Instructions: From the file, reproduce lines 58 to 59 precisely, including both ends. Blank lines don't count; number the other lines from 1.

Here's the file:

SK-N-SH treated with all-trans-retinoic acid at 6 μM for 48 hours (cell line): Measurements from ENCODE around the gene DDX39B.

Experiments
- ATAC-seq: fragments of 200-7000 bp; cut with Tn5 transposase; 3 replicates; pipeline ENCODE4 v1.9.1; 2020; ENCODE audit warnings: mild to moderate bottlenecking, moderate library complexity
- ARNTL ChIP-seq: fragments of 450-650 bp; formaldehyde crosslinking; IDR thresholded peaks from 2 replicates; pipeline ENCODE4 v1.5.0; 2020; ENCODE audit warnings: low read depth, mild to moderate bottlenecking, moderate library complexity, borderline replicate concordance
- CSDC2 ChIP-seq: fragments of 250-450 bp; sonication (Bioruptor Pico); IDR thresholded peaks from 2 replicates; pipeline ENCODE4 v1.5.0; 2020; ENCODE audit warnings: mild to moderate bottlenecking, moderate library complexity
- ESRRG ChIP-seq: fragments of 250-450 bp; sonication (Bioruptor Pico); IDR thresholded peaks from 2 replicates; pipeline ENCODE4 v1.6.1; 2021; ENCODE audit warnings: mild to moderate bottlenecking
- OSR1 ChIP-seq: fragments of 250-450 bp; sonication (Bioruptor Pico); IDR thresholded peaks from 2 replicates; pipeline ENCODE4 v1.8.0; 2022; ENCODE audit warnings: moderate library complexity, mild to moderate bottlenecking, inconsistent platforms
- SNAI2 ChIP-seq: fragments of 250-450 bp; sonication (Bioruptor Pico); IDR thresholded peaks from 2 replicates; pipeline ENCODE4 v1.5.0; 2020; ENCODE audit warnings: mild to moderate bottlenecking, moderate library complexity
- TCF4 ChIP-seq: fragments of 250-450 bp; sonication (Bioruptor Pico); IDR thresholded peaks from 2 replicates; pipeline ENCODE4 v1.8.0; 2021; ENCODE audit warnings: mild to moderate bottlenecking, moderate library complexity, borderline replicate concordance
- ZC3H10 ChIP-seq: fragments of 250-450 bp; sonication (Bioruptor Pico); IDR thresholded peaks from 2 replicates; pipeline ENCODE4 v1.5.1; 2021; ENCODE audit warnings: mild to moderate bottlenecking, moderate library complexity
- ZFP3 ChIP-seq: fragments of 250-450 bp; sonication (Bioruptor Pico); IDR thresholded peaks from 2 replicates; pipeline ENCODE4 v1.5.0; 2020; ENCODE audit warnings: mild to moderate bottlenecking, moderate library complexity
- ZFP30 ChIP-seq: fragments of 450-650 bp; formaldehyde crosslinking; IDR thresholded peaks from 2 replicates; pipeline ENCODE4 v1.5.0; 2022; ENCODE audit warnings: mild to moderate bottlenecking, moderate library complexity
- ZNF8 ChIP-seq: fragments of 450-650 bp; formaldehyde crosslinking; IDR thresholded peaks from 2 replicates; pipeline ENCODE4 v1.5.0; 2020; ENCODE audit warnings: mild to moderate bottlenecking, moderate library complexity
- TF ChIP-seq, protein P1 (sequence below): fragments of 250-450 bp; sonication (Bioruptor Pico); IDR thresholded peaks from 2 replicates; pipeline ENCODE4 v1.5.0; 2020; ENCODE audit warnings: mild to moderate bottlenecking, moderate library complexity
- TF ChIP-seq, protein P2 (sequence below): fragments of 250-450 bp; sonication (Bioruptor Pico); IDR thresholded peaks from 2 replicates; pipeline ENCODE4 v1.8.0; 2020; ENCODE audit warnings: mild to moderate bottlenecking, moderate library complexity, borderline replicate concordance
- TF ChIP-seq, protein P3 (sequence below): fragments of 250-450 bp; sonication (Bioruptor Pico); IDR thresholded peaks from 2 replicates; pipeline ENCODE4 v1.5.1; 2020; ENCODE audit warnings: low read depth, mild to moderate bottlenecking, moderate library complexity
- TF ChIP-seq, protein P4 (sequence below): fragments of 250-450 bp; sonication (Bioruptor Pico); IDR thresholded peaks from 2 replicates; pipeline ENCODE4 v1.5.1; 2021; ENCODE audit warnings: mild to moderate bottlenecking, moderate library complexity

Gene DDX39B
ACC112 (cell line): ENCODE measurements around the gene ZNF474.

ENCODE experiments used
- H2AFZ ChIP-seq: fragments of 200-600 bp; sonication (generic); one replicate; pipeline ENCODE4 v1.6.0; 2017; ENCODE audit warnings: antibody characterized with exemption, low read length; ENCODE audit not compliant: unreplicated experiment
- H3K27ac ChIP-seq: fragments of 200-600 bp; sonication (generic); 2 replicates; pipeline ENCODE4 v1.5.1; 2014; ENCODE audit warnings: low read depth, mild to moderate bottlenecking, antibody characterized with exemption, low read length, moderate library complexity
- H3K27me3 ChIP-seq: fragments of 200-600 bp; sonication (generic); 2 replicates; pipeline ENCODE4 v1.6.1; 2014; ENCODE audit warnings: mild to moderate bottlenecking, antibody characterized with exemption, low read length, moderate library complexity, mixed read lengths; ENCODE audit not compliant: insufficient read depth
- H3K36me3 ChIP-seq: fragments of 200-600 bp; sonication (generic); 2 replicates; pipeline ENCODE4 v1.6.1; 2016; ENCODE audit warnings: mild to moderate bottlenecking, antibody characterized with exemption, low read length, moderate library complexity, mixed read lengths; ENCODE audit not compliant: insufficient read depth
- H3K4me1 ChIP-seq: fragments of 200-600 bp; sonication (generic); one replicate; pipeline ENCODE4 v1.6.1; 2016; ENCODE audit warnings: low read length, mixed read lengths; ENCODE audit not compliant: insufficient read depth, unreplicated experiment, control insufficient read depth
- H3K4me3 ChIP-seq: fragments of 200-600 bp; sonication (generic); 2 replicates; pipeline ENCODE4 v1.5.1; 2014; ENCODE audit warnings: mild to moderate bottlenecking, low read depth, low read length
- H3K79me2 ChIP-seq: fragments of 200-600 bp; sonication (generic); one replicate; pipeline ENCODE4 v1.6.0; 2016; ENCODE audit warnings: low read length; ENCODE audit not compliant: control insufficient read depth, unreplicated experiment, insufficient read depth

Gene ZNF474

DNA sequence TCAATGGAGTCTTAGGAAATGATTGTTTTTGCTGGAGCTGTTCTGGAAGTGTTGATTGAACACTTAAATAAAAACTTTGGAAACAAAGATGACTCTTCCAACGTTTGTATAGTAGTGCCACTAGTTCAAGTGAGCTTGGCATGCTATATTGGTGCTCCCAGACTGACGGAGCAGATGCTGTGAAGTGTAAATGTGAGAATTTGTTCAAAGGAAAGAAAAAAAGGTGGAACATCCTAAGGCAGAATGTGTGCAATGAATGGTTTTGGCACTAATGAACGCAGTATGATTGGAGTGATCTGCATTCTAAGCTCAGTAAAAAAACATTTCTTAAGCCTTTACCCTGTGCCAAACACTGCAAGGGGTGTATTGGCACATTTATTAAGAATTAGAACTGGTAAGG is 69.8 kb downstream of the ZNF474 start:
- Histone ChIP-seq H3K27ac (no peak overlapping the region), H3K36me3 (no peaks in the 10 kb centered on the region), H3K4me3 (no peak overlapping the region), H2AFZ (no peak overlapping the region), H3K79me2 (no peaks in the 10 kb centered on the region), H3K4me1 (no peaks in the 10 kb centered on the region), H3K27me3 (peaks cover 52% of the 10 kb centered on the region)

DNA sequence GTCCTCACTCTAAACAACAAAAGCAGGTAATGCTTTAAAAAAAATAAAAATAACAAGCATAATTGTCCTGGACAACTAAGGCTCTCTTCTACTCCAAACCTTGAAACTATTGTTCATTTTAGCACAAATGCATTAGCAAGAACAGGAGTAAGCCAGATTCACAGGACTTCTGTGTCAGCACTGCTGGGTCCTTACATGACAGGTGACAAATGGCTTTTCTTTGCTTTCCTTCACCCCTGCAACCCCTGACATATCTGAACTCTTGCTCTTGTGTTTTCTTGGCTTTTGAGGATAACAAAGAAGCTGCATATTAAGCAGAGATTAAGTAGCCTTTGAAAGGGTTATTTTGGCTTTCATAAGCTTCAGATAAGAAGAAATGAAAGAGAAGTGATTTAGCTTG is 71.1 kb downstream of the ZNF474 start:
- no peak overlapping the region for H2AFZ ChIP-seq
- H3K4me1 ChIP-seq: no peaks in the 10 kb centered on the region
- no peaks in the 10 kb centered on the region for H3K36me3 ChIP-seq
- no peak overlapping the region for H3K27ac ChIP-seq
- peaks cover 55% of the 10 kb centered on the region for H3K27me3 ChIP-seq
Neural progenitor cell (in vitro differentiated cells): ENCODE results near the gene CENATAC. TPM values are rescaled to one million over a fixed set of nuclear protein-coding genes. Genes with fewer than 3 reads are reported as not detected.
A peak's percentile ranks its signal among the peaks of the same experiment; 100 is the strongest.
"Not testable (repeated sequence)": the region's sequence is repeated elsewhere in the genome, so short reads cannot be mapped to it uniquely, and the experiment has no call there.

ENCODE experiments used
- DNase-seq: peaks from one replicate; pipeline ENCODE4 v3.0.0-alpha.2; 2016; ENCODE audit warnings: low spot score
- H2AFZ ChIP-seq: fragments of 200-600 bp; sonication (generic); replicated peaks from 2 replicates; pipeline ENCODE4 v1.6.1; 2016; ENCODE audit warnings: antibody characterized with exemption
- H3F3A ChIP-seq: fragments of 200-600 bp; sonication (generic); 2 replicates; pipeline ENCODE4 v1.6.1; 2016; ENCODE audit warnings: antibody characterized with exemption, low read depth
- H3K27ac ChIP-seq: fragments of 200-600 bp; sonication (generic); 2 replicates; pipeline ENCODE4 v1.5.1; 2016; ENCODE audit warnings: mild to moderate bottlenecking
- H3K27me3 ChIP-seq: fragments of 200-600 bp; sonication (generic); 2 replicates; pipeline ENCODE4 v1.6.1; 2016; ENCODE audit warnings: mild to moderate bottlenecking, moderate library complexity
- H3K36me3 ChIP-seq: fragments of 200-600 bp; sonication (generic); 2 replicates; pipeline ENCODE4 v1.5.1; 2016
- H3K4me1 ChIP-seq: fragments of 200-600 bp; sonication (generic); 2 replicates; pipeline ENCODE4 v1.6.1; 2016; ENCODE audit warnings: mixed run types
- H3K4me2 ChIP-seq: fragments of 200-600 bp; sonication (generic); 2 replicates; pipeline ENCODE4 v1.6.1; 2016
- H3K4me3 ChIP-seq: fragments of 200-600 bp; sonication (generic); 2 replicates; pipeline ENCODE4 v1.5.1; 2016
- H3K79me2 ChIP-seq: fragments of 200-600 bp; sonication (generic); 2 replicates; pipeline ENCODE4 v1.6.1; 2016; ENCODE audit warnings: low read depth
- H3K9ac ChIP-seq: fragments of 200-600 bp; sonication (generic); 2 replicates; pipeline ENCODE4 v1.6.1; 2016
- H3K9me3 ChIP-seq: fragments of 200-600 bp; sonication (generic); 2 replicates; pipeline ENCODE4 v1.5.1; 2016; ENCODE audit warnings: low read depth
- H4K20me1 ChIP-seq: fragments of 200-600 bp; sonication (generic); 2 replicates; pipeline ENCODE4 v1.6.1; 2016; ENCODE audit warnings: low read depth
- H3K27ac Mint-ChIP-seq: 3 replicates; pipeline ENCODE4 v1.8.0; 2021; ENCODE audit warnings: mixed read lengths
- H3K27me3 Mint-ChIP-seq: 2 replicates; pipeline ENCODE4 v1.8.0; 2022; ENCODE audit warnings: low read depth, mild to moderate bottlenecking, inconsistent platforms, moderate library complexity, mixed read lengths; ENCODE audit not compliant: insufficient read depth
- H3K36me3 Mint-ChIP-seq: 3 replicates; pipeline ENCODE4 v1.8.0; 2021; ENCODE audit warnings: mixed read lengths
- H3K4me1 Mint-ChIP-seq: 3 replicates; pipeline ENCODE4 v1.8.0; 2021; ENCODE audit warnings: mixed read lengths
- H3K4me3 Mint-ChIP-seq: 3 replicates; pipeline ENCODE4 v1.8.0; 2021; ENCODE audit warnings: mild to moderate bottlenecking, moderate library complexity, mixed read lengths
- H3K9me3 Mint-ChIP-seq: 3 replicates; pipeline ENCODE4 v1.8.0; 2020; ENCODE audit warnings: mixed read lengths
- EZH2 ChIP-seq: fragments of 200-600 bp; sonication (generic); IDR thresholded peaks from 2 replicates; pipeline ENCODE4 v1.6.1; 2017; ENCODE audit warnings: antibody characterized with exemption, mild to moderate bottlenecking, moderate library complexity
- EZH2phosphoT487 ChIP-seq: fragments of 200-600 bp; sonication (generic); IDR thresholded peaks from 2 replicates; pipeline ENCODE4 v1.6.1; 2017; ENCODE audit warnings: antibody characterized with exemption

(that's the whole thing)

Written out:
- H3K4me3 Mint-ChIP-seq: 3 replicates; pipeline ENCODE4 v1.8.0; 2021; ENCODE audit warnings: mild to moderate bottlenecking, moderate library complexity, mixed read lengths
- H3K9me3 Mint-ChIP-seq: 3 replicates; pipeline ENCODE4 v1.8.0; 2020; ENCODE audit warnings: mixed read lengths